Why Facebook wants a ‘reaction’ out of you

The new emoticons help you express yourself in new ways, which is a benefit in the age of ones and zeroes.

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Facebook Reactions

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Facebook has started rolling out the new ‘Reactions’ buttons to users today, a move that is a bit surprising even though we knew it was coming back in October.

The new emojis add to the familiar ‘Like’ button. You can now express yourself using the new ‘Love’ ‘Haha’ ‘Wow’ ‘Sad’ and ‘Angry’ buttons. From a technical standpoint, you might wonder why this is such a big move for a company that has 1.44B users all over the world. And, why they took the risk of augmenting the well-known 'Like' button.

First, it’s easy to accomplish. The update works like a pop-up where you long-hover to see the additional emojis and pick one. I will admit to having a debate about which one to pick when I tested it this morning, deciding between 'Love' and 'Haha' in a post from a friend. It adds a layer of complexity in how we respond.

For users on a mobile device, there isn’t usually enough time to type a sentiment, so the popularity of the icons -- no matter how cartoonish they look -- help people quickly react to a news story (like this one) or some other post. Because of the large user base, Facebook has become a second Internet. Many users I know spend about 75% of their time online using Facebook and nothing else. Quite a few don’t even use email or browse much further than a few sites. They live in this world of clicking 'Like' constantly, so the new options just give them a bit more flexibility.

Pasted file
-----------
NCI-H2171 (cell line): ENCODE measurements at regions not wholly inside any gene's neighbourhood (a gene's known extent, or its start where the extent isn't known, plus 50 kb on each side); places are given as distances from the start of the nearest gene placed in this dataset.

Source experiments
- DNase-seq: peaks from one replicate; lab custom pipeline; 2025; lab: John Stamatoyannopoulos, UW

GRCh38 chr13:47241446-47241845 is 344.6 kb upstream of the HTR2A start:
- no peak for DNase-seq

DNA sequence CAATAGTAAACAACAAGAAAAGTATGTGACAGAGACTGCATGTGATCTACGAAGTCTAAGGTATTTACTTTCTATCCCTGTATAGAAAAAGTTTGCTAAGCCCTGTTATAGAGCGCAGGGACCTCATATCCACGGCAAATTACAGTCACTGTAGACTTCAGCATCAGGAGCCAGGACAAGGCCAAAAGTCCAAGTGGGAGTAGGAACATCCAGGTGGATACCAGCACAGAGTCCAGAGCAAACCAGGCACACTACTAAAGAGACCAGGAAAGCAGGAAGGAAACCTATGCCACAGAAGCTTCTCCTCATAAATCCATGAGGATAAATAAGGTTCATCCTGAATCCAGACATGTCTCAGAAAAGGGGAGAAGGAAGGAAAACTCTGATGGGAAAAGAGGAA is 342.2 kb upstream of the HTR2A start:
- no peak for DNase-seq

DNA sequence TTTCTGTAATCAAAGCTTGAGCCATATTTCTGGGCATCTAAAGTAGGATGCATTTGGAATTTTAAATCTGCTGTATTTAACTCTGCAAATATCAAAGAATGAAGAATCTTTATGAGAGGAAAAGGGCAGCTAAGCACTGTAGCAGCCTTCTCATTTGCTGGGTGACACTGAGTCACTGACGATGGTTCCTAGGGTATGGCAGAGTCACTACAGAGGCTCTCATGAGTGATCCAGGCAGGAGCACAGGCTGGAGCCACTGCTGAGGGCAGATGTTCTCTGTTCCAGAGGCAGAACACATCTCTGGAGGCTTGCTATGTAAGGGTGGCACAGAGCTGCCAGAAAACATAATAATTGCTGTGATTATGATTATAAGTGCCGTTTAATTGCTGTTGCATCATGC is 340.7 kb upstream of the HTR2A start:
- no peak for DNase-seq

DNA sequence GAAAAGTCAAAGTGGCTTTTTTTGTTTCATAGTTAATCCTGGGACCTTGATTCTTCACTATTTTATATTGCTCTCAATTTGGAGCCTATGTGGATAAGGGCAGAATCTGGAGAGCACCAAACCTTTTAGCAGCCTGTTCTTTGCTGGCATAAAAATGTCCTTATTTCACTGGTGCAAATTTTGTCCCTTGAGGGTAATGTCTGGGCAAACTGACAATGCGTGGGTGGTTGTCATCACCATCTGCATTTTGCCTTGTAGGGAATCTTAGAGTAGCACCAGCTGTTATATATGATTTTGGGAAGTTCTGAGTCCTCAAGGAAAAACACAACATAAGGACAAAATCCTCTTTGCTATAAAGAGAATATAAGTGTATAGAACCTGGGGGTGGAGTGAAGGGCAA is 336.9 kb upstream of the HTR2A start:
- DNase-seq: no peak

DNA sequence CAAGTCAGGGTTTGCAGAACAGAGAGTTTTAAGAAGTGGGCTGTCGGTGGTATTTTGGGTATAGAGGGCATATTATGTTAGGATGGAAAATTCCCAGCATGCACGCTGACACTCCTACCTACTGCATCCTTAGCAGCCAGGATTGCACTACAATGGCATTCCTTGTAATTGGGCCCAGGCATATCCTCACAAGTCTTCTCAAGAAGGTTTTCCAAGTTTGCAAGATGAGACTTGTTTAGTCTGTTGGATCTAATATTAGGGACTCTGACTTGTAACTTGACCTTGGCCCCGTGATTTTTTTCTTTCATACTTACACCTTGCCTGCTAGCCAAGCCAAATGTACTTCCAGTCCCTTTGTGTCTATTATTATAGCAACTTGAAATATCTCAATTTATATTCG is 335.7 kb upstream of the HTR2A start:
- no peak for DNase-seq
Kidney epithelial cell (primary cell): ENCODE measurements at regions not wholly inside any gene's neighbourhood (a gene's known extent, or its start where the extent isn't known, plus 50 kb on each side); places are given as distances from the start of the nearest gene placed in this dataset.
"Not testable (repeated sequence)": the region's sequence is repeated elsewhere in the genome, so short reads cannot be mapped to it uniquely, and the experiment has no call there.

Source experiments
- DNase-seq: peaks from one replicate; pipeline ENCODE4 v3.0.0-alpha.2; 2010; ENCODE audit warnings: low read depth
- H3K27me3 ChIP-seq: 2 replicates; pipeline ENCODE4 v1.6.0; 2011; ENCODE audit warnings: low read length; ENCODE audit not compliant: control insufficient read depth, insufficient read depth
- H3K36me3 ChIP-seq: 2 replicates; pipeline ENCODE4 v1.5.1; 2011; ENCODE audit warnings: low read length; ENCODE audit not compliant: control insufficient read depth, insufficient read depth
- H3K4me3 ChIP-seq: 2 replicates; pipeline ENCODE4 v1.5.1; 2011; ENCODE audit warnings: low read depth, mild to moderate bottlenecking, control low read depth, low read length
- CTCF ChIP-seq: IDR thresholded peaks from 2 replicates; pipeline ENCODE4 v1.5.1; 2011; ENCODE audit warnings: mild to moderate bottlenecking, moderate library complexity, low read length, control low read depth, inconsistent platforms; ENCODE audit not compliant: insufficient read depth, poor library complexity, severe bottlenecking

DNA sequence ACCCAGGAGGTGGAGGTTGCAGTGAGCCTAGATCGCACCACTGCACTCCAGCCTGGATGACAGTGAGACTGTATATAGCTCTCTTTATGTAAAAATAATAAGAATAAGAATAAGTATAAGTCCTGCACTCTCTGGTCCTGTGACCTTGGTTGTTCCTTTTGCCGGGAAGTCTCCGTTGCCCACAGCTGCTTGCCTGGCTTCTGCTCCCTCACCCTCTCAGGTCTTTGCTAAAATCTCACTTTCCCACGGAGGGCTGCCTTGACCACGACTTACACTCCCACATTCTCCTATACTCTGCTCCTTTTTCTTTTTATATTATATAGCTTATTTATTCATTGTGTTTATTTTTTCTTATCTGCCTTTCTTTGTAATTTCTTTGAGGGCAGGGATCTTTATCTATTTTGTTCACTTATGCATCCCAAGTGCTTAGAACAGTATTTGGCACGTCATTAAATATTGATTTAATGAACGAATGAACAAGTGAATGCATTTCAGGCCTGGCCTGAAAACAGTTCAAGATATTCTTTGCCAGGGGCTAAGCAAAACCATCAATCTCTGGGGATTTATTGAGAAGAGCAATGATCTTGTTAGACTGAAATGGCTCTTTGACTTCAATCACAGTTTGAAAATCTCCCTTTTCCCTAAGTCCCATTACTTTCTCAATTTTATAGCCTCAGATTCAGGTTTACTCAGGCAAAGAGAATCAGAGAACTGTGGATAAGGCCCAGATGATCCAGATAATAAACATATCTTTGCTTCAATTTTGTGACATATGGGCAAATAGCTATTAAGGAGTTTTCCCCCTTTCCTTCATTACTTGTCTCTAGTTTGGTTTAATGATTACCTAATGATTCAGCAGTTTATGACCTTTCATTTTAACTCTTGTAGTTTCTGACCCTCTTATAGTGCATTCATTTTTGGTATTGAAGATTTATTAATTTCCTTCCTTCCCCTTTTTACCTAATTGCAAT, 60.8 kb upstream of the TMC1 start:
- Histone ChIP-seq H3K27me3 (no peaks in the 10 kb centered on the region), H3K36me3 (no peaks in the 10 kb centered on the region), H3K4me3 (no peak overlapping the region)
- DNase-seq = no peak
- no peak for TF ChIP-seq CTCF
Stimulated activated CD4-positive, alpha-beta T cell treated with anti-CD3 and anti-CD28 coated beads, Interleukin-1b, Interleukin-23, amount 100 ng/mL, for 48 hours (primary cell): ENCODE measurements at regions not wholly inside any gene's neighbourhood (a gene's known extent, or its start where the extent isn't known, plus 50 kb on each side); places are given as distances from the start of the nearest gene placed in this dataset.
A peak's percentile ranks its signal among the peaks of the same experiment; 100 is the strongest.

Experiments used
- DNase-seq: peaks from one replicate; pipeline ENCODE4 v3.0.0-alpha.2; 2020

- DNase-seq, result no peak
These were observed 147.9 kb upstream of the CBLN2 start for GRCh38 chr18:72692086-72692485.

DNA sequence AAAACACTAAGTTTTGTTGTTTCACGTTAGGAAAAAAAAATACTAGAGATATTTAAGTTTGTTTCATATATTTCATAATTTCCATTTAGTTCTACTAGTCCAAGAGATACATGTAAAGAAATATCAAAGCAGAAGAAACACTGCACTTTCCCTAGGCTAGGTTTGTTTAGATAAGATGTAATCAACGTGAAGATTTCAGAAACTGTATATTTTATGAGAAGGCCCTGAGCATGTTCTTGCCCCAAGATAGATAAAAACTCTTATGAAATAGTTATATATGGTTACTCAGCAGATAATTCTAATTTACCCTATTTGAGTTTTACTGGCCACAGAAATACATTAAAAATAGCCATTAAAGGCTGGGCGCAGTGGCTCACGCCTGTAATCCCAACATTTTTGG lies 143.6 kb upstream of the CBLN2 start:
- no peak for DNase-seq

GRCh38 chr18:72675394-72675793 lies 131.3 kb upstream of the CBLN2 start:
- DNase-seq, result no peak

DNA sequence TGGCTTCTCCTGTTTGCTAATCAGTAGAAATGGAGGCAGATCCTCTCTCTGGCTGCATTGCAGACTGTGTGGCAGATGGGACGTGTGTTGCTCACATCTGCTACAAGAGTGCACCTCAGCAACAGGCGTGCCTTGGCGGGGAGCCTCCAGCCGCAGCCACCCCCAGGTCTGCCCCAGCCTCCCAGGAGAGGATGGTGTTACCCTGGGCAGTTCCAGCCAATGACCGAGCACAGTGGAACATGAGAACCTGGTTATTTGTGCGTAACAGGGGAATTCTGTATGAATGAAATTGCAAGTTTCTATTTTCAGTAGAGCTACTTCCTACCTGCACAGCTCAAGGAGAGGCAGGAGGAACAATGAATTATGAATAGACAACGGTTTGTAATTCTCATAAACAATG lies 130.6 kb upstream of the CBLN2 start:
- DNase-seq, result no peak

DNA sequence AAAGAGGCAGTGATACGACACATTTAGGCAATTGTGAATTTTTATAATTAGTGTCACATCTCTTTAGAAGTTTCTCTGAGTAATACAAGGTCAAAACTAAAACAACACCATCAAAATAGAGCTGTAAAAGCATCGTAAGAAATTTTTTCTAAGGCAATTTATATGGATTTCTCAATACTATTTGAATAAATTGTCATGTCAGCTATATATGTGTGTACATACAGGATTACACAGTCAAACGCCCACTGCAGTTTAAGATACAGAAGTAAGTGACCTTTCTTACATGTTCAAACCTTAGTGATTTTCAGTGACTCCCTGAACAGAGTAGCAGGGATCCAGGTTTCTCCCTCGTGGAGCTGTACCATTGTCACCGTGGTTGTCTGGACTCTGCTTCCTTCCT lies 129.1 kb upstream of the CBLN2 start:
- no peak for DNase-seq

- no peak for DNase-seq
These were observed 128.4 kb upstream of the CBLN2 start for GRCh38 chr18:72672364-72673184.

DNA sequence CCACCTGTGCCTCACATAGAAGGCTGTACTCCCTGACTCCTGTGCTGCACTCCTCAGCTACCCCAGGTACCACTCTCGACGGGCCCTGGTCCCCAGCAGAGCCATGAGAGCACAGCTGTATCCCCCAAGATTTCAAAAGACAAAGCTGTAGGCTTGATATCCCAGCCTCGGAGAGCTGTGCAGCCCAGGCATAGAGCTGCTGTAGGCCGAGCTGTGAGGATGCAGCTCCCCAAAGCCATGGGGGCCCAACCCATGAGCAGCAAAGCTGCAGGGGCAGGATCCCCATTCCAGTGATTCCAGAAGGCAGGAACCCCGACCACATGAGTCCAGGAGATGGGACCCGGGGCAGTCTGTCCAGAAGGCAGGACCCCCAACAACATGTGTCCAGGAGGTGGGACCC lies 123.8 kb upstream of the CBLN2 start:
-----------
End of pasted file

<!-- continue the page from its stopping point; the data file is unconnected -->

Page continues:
Another big reason this is important news is that is shows a trend where even the biggest companies in tech are attempting to give users a wider range of emotions. As Wired pointed out today, psychologists are seeing that users are communicating with text more often yet they lack the tools to express emotion and body language. Technology has failed to keep pace with the move to constant texting and messaging and yet still provide some way to express emotion.

In her groundbreaking book called Reclaiming Conversations, Sherry Turkle lamented the move to the written word as the primary method we discuss topics and communicate with each other. Frankly, it’s just easier. A conversation takes much longer in person or on the phone. We live in a compressed state where we tend to have more “digital” friends than real friends. I tend to think this is a good thing -- we communicate more, just in a different way.

Yet, leaving the emotion out of the conversation often leads to misunderstanding. The new icons aren’t that earth-shattering, and yet there is a move away from just a Yes/No response, the zero or one of technology that seems to work fine for engineers and no one else. It helps us express more than just a bland reaction.

And, it helps in the business world. Customers, clients, business partners, investors, and anyone else you know can now express a finer degree of sentiment over a product announcement, new hire, or some news about your company. It's a good trend, although it could also be disruptive if you are used to just getting simple likes.

Do you “like” the new icons? Will you use them? I’m curious about your reaction, so post in comments or on this Facebook post.

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